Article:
It is the fact that Vladivostok is remote, mysterious, Asian and maritime that ignites Russian tourists’ interest in this city (most Russian cities are in Europe and land-locked). What is more important for foreign tourists is that Vladivostok is a Russian city and, moreover, a naval base. Foreigners were banned from visiting it until as recently as 1992. Today, Vladivostok is popular with visitors from neighbouring China, Japan and Korea. Tourists from Europe and America, either making their own way or arriving on huge Princess-type cruise liners, are also frequent visitors.
Since the 2012 APEC Summit, international recognition of the city has grown considerably. The main features of the city’s image – as marine, military and Asian – also determine the specifics of the gifts industry. The latter reflects both the uniqueness of the history of Vladivostok, founded by Russian sailors in 1860, and the particularities of the local lifestyle.
What connoisseurs of marine exotica take home from Vladivostok are dried and varnished starfish, and souvenirs made of shells and sea urchins (they are sold in Sportivnaya Gavan, a famous embankment area overlooking the harbour of the same name, and all over the city centre). The standard souvenir is a fridge magnet. In Vladivostok, these magnets depict bridges recently built in the city, sailboats (the two sailing training frigates – Nadezhda and Pallada – are based in Vladivostok), and marine species. The same images can be seen on porcelain mugs and key rings. Lovers of Asian exotica are recommended to visit the Chinese markets, which sell everything – the “flea markets” on Sportivnaya and Vyselkova Streets.
Foreigners, in addition to the usual Russian exotica like nesting Matryoshka dolls and ear-flapped fur hats (however, in Vladivostok they will tell you that these dolls were actually invented by the Japanese), are often interested in the military history. In this sense, the most unique site (and, notably, for the whole of Russia) is Vladivostok Fortress, which consists of many old forts and artillery batteries scattered across the whole city. The Fortress also finds its place on souvenirs; photo albums of its views are sold too, along with albums of the sea and the taiga.
The totemic animal of Vladivostok is the Amur (Siberian) tiger: There is even a street called Tigrovaya (Tiger Street) and several sculptures of tigers. Sometimes customs officers on the border detain smugglers who are trying to take tiger skins out of the country. It would be much safer and more humane to take away images of tigers on calendars, notebooks or cigarette lighters as souvenirs of Vladivostok.
Among Vladivostok's tasty souvenirs, the most popular is the locally produced candy called Ptich’ye Moloko (literally: Bird's Milk). The confectioner Anna Chulkova was at one time awarded the title of Hero of Socialist Labour for creating its recipe. Locally produced alcoholic “nastoikas” (i.e. infusions or, literally, tinctures), with the addition of ingredients from local plants and seafood, are also in high demand.
Photo courtesy: vladivostok.travel
At the shop in the Museum of Local Lore named after the traveller and writer Vladimir Arsenyev, you can buy adornments made by aborigines – the Nanai and Udegei people. Here, worthy of attention are T-shirts with the slogan "Wheel on the right, heart on the left" which reflects the addiction of residents of the Russian Far East to Japanese used cars. Nearby, also on the main street called Svetlanskaya, you will find Flotskiy (“Naval”) Department Store, which has existed since the Soviet era and has become popular with tourists. It sells military uniforms, insignia, belts and headgear. Sailor’s vests (striped military jerseys worn by sailors and, more recently, members of other military and law enforcement agencies) are an item of special cult value. There are also sailor’s vests with symbols of Mummy Troll, the popular Russian rock band born in Vladivostok (available from the Mummy Troll Music Bar on Pogranichnaya Street). Naval souvenirs are offered to visitors at the S-56, a World War II submarine turned into a museum, which is moored on Korabelnaya Embankment.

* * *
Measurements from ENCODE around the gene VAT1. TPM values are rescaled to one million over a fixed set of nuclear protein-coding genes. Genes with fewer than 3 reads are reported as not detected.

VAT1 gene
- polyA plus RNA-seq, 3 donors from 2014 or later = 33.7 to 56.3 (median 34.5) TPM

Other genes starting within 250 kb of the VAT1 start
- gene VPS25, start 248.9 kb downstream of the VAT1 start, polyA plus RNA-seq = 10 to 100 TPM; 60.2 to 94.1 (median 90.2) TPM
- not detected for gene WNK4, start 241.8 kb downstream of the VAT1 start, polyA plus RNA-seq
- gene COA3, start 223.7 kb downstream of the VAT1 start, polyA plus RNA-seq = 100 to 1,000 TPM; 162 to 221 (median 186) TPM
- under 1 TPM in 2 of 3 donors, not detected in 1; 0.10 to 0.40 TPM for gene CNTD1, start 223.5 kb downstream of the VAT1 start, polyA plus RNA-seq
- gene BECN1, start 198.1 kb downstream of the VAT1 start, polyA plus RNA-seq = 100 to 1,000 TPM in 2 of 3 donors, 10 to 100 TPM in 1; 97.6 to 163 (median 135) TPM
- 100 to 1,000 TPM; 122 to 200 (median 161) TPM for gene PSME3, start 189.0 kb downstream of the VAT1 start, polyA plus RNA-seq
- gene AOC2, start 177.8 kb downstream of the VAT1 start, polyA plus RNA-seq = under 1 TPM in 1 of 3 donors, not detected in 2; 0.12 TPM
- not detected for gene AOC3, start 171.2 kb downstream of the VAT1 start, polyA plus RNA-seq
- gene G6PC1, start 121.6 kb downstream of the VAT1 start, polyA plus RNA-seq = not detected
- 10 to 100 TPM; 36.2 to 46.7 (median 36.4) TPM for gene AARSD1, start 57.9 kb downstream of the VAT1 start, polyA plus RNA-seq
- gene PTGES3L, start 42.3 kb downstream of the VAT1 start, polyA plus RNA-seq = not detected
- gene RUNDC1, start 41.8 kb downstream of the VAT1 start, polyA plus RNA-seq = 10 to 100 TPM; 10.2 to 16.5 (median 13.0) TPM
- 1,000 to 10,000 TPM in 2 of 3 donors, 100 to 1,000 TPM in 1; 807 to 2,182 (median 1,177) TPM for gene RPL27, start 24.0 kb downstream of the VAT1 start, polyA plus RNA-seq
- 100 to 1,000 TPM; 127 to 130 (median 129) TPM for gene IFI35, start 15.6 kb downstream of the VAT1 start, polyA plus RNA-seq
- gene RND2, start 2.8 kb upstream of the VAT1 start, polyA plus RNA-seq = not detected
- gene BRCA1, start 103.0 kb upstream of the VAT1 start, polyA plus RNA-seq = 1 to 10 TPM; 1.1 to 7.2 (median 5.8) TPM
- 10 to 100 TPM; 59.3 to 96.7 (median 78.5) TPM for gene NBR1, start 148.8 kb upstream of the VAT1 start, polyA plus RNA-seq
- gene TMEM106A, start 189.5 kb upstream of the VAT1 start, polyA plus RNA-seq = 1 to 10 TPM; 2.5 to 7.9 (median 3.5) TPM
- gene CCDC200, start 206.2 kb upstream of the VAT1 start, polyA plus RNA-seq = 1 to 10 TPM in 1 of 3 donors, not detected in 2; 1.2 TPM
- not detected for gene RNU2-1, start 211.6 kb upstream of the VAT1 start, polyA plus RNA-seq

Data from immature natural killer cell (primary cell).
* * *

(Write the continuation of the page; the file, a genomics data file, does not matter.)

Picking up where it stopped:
Local publishers also print various souvenirs – cards and accurately reproduced old maps of Vladivostok, as well as books. Frontier, a Pacific-coast publishing house, is notable: Their company store called Nevelskoy (10a Admiral Fokin Street) offers a wide range of literature on the history of the region, including publications in bilingual editions – in both Russian and English. Among the best-sellers are letters by Eleanor Pray, an American who lived in Vladivostok between 1894–1930 and wrote several letters to friends on a daily basis. These letters became a lyrical chronicle of the city.
Photo courtesy: vladivostok.travel
We would also like to mention paintings with views of the city by the famous Vladivostok artist Sergey Cherkasov, which can be purchased as originals or bought as calendars containing reproductions.
For sophisticated connoisseurs of the history of Vladivostok, there are old bricks bearing the trademarks of their makers. Before the 1917 revolution, every Russian producer of bricks put their stamp on their products, and they have now become a collectible item. The most famous bricks in Vladivostok are those produced by Aleksey Startsev (with the recognizable “Startseff” stamp), U.S. businessman David Clarkson and the Swiss Johann Kuster.
Finally, among unusual souvenirs are products made from Dalnegorsk skarn, a local rock with characteristic light-green stains, which is mined in the Dalnegorsk area of northeast Primorye, as well as pieces of the Sikhote-Alin iron meteorite, which fell in northern Primorye in 1947. This meteorite is believed to have magical properties.
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